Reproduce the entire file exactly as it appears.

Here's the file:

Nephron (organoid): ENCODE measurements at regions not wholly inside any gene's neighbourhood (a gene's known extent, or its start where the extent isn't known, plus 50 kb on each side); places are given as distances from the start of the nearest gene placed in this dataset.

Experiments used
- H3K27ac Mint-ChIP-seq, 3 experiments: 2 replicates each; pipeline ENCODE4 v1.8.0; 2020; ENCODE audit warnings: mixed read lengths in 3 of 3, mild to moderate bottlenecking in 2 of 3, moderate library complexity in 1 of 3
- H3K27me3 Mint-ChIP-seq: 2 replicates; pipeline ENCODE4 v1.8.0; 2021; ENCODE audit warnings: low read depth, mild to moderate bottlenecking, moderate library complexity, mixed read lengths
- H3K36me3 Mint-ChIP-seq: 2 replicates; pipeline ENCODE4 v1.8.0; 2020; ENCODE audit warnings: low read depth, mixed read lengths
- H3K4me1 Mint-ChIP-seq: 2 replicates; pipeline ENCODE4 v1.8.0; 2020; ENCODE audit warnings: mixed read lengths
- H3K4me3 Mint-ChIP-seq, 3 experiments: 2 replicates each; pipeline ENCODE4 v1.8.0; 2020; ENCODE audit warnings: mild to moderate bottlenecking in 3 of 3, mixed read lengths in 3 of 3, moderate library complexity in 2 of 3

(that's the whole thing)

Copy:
Nephron (organoid): ENCODE measurements at regions not wholly inside any gene's neighbourhood (a gene's known extent, or its start where the extent isn't known, plus 50 kb on each side); places are given as distances from the start of the nearest gene placed in this dataset.

Experiments used
- H3K27ac Mint-ChIP-seq, 3 experiments: 2 replicates each; pipeline ENCODE4 v1.8.0; 2020; ENCODE audit warnings: mixed read lengths in 3 of 3, mild to moderate bottlenecking in 2 of 3, moderate library complexity in 1 of 3
- H3K27me3 Mint-ChIP-seq: 2 replicates; pipeline ENCODE4 v1.8.0; 2021; ENCODE audit warnings: low read depth, mild to moderate bottlenecking, moderate library complexity, mixed read lengths
- H3K36me3 Mint-ChIP-seq: 2 replicates; pipeline ENCODE4 v1.8.0; 2020; ENCODE audit warnings: low read depth, mixed read lengths
- H3K4me1 Mint-ChIP-seq: 2 replicates; pipeline ENCODE4 v1.8.0; 2020; ENCODE audit warnings: mixed read lengths
- H3K4me3 Mint-ChIP-seq, 3 experiments: 2 replicates each; pipeline ENCODE4 v1.8.0; 2020; ENCODE audit warnings: mild to moderate bottlenecking in 3 of 3, mixed read lengths in 3 of 3, moderate library complexity in 2 of 3